The New Video Ad Viewability Metric Is Drawing Scrutiny

Advertisers not happy that impressions count after 2 seconds

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The Media Rating Council today is adopting a viewability metric, or “currency,” for online video ads that defines when viewable display impressions count. It’s the industry’s first attempt to address the problem of brands paying publishers for ads no one sees.

While the industry generally welcomes the development, the fine print causes some concern.

Marketers are unhappy about the decision to pay for ads when they’re only watched for two seconds and in cases where only half the video player is viewable in the browser.

“It’s way too short,” said Kevin Scholl, digital marketing manager at Red Roof Inn. “We want to set the metric, but does the starting point have to be so low?”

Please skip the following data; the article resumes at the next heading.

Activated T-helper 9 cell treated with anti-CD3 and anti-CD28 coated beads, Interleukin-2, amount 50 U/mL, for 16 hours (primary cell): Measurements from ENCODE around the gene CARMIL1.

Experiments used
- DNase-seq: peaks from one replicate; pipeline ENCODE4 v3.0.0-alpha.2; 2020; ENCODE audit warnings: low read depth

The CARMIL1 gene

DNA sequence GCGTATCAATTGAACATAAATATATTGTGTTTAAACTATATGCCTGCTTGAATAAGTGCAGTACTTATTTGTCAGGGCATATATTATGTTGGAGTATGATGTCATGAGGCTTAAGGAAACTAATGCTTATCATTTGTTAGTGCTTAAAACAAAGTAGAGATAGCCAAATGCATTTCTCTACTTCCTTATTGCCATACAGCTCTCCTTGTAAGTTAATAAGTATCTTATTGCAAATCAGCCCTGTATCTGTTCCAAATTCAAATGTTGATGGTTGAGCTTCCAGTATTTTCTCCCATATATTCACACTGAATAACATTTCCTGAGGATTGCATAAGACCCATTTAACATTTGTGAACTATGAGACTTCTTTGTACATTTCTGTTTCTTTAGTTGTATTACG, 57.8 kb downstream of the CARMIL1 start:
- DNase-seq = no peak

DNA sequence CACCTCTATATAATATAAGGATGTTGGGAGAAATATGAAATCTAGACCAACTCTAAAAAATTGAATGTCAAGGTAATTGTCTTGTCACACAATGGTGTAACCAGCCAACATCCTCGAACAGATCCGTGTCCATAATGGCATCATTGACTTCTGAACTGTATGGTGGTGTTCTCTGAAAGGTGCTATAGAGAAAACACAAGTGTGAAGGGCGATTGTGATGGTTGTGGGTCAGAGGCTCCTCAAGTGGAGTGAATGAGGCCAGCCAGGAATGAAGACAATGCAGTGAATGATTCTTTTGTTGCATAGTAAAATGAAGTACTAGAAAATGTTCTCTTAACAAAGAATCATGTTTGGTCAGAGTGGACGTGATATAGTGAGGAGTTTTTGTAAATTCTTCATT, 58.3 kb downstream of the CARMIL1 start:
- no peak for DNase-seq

Amy Dickerson, vp, digital director at Spark SMG—who is already negotiating deals for her clients using the MRC’s metric—agreed. “Two seconds is not, by any means, a great representation of a 15-second [ad],” she said. “But it’s better than what we had.”

The MRC suggested the metric will evolve as ad-tracking technology improves, admitting it has had many complaints about the two-second mandate. “At a certain point, the content on the ad itself takes hold and [can] keep the user present,” said David Gunzerath, MRC svp, associate director. Compared to no standard, he said, “Viewability improves the state of measurement in this sphere.”

Meanwhile, video buyers are hoping that their first impression of the new metric won’t be a lasting one.

@Chris_Heine Christopher Heine is a New York-based editor and writer.